Spotlight on Tania Millan, Wage Justice Center

This month we are spotlighting Tania Millan, the Director of Finance & Administration at the Wage Justice Center in Los Angeles, and a recent graduate of the Executive Fellowship Program.

Please tell us about the mission of the Wage Justice Center, and your work at the organization.

Wage Justice Center is fighting to reduce poverty for low-income Californian’s experiencing wage theft. Our clients often live paycheck to paycheck, and by using the law as an equilibrium, we help them assert their basic rights. My work at the organization has evolved over the last seven years. Starting as a case manager, I learned first-hand the detrimental impact of wage theft to workers and their families; stress, anxiety, hunger, abuse, and sometimes homelessness to name a few. Currently, as the Director of Finance and Administration, I’m driven to do the work needed for the sustainability of the organization to ensure continued services to low-income workers. The most rewarding part of my work is delivering the wages we recover. It is my duty to help and work for those who for unjust and illegal reasons are denied their basic right to receive compensation for their labor.

What are the key challenges facing your clients, and the work you are doing to address them?

Wage theft is the biggest challenge our clients are facing. Our fight for wage justice goes beyond the monetary value, we want to restore the dignity of workers who are left in the shadows in the underground economy. The Wage Justice Center was founded to address the lack of post judgment collection efforts for low-income California’s. We have developed innovative legal theories to hold exploitative employers accountable for illegal business practices. We also pioneered specialized legal services for day laborer who are experiencing wage theft, using a tool referred to as a “mechanics lien, which allows a laborer to place a lien on the property on which they labored and were not paid for. Our clients are directly impacted by COVID-19 and based on trends from the last recession, we anticipate an unprecedented increase in wage theft and violations from unscrupulous employers.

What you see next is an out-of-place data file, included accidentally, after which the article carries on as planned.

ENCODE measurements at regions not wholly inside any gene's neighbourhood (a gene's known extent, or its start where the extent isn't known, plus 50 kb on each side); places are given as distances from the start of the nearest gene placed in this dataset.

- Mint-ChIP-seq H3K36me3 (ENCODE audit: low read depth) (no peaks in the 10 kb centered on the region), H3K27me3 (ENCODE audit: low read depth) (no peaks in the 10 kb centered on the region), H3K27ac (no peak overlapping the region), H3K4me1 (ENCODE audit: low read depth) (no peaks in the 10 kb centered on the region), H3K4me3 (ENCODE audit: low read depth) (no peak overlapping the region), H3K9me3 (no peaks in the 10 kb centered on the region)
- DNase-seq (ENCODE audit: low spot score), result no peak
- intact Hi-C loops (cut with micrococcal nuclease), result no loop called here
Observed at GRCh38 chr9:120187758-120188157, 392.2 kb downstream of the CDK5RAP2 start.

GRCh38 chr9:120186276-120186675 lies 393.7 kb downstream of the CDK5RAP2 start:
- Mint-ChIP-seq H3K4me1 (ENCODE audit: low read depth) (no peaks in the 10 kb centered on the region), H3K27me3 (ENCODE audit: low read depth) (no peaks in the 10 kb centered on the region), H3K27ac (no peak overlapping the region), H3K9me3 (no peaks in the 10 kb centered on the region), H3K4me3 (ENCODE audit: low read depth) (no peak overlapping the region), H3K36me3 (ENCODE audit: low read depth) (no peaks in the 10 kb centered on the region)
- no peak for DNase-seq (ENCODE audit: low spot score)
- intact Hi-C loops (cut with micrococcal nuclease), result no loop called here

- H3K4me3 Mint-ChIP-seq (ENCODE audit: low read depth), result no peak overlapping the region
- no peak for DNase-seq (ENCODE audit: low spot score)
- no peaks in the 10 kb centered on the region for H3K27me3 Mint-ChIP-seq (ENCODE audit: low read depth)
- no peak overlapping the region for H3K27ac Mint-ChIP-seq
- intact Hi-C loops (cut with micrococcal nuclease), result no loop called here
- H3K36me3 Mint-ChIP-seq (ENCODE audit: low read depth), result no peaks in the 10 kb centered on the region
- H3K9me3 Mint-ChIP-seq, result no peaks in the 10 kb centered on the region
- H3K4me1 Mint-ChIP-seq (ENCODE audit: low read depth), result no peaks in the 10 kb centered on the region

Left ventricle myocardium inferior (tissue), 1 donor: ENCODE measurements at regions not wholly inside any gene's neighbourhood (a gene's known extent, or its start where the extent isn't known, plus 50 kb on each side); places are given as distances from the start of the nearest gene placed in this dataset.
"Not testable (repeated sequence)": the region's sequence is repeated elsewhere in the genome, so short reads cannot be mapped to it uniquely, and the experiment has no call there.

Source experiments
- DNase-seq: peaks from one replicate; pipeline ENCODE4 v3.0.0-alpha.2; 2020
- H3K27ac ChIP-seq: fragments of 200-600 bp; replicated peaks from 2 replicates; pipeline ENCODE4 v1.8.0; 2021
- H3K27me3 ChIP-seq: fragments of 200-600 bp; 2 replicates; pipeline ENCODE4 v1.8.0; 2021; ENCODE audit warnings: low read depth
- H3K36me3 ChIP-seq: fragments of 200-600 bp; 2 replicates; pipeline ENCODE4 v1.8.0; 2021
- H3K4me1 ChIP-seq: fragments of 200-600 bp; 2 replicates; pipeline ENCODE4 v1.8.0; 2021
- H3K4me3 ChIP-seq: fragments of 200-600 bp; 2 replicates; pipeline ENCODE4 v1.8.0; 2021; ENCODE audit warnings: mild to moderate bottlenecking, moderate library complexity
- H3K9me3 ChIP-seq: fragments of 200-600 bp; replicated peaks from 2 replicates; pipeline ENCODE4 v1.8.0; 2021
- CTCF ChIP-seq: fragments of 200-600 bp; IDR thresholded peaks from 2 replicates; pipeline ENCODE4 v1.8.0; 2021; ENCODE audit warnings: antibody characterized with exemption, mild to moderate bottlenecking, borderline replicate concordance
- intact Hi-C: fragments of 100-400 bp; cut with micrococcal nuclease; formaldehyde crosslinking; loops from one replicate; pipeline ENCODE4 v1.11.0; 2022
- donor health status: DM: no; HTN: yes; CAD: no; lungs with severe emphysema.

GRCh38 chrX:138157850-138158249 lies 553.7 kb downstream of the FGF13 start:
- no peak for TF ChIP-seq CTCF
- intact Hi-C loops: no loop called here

What drew you to want to participate in the OneJustice Executive Fellowship Program?

Initially I felt enthusiasm to learn about the work of One Justice, via their website. I was fortunate to participate in their capacity building academy, where I learned about the Executive Fellowship Program. I was captivated by the impact of the program on leaders of Legal Aid organizations. I was excited to join an innovative program, focused on sustainability of healthy non-profits.

What was the topic/question you covered in your Executive Fellowship Capstone Project?

My capstone project question was: How might Wage Justice Center address the cost of staff turnover in its five-year budget to accurately reflect the cost and better prepare its financial standing? The capstone project research taught me that the legal aid sector is experiencing an ongoing trend with reoccurring staff turnover. The program taught me that healthy non-profits learn to manage turnover by understanding their strengths and weaknesses, and making changes to build sustainability. My organization will use the tools and resources from my project to plan and address the inevitable staff turnover cycle. This project helped me connect the dots and taught me that challenges are inevitable, but in order for nonprofits to thrive business and management skills need to be developed.

Can you describe how your work in the Executive Fellowship Program will influence your work at the Wage Justice Center?

I look forward to incorporate the tools and skills learned during the 10 month program. The knowledge acquired will transcend to my organizations leadership, staff, programs, and the clients we serve.

Would you recommend the program to other legal aid leaders in California? If so, why?

Definitely, it connected me with a group of extraordinary legal aid leaders. The investment of time was rewarding. I am grateful to the entire One Justice team. The program energized me and taught me skills and tools to share with my organizations to continue empowering our work and clients. The program challenged my personal limiting leadership beliefs, and rewarded me with a new mindset that I can be the next generation of diverse leaders in legal services.

Announcing Phil Hwang as OneJustice CEO

The Board of Directors of OneJustice is pleased to announce that Phil Hwang will join OneJustice as CEO beginning September 14, 2020.

For the past eight years, Phil has served as Executive Director of Community Legal Services in East Palo Alto (CLSEPA). During his tenure, CLSEPA increased its revenue six-fold and became a leader in providing transformative legal services to low-income communities and communities of color in the areas of immigration, housing, and economic advancement. Phil’s talents will amplify OneJustice’s work in advancing the impact of California’s civil justice system, building the capacity of individual legal aid leaders and nonprofits, and creating innovative strategies to increase civil legal services for Californians who face legal barriers to basic necessities.

Phil strengthened his leadership and organizational management skills with the support of OneJustice’s Executive Fellowship program. “OneJustice helped me find my voice as an organizational leader, and I am thrilled to be OneJustice’s next CEO,” he says.